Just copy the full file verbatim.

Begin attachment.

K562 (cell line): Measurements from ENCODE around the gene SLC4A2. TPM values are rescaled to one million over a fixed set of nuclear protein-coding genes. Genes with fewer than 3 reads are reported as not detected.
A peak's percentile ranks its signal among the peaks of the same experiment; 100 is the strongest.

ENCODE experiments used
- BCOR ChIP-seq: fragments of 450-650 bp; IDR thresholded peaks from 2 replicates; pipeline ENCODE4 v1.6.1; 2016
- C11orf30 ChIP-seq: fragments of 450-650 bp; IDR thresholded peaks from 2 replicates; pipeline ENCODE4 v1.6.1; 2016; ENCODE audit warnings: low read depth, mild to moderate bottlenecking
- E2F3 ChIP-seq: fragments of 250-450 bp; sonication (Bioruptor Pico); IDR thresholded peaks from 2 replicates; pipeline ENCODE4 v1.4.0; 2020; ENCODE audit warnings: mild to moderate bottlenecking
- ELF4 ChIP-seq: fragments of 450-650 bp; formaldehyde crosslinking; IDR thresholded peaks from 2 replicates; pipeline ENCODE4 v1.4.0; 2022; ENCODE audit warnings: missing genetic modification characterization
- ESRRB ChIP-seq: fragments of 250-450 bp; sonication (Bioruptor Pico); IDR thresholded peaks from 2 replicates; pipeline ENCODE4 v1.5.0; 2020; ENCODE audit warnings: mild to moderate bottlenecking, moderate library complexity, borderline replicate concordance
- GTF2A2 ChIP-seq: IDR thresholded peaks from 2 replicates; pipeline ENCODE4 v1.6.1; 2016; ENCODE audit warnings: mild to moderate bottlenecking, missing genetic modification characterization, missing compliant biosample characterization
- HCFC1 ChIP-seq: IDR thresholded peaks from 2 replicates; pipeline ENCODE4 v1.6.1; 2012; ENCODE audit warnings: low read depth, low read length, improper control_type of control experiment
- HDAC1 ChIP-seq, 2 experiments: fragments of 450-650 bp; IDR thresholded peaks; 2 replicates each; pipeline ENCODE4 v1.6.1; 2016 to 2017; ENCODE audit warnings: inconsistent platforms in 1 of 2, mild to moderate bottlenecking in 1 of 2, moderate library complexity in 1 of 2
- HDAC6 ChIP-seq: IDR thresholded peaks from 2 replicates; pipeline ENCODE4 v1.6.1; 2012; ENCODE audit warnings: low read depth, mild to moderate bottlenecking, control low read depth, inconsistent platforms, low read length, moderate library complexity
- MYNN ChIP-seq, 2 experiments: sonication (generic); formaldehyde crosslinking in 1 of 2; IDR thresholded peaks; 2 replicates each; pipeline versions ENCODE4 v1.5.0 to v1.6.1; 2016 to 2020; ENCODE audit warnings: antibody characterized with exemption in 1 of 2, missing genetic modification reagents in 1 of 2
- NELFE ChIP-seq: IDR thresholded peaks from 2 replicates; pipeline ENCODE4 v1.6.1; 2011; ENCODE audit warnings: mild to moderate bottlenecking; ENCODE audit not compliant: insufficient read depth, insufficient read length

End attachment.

K562 (cell line): Measurements from ENCODE around the gene SLC4A2. TPM values are rescaled to one million over a fixed set of nuclear protein-coding genes. Genes with fewer than 3 reads are reported as not detected.
A peak's percentile ranks its signal among the peaks of the same experiment; 100 is the strongest.

ENCODE experiments used
- BCOR ChIP-seq: fragments of 450-650 bp; IDR thresholded peaks from 2 replicates; pipeline ENCODE4 v1.6.1; 2016
- C11orf30 ChIP-seq: fragments of 450-650 bp; IDR thresholded peaks from 2 replicates; pipeline ENCODE4 v1.6.1; 2016; ENCODE audit warnings: low read depth, mild to moderate bottlenecking
- E2F3 ChIP-seq: fragments of 250-450 bp; sonication (Bioruptor Pico); IDR thresholded peaks from 2 replicates; pipeline ENCODE4 v1.4.0; 2020; ENCODE audit warnings: mild to moderate bottlenecking
- ELF4 ChIP-seq: fragments of 450-650 bp; formaldehyde crosslinking; IDR thresholded peaks from 2 replicates; pipeline ENCODE4 v1.4.0; 2022; ENCODE audit warnings: missing genetic modification characterization
- ESRRB ChIP-seq: fragments of 250-450 bp; sonication (Bioruptor Pico); IDR thresholded peaks from 2 replicates; pipeline ENCODE4 v1.5.0; 2020; ENCODE audit warnings: mild to moderate bottlenecking, moderate library complexity, borderline replicate concordance
- GTF2A2 ChIP-seq: IDR thresholded peaks from 2 replicates; pipeline ENCODE4 v1.6.1; 2016; ENCODE audit warnings: mild to moderate bottlenecking, missing genetic modification characterization, missing compliant biosample characterization
- HCFC1 ChIP-seq: IDR thresholded peaks from 2 replicates; pipeline ENCODE4 v1.6.1; 2012; ENCODE audit warnings: low read depth, low read length, improper control_type of control experiment
- HDAC1 ChIP-seq, 2 experiments: fragments of 450-650 bp; IDR thresholded peaks; 2 replicates each; pipeline ENCODE4 v1.6.1; 2016 to 2017; ENCODE audit warnings: inconsistent platforms in 1 of 2, mild to moderate bottlenecking in 1 of 2, moderate library complexity in 1 of 2
- HDAC6 ChIP-seq: IDR thresholded peaks from 2 replicates; pipeline ENCODE4 v1.6.1; 2012; ENCODE audit warnings: low read depth, mild to moderate bottlenecking, control low read depth, inconsistent platforms, low read length, moderate library complexity
- MYNN ChIP-seq, 2 experiments: sonication (generic); formaldehyde crosslinking in 1 of 2; IDR thresholded peaks; 2 replicates each; pipeline versions ENCODE4 v1.5.0 to v1.6.1; 2016 to 2020; ENCODE audit warnings: antibody characterized with exemption in 1 of 2, missing genetic modification reagents in 1 of 2
- NELFE ChIP-seq: IDR thresholded peaks from 2 replicates; pipeline ENCODE4 v1.6.1; 2011; ENCODE audit warnings: mild to moderate bottlenecking; ENCODE audit not compliant: insufficient read depth, insufficient read length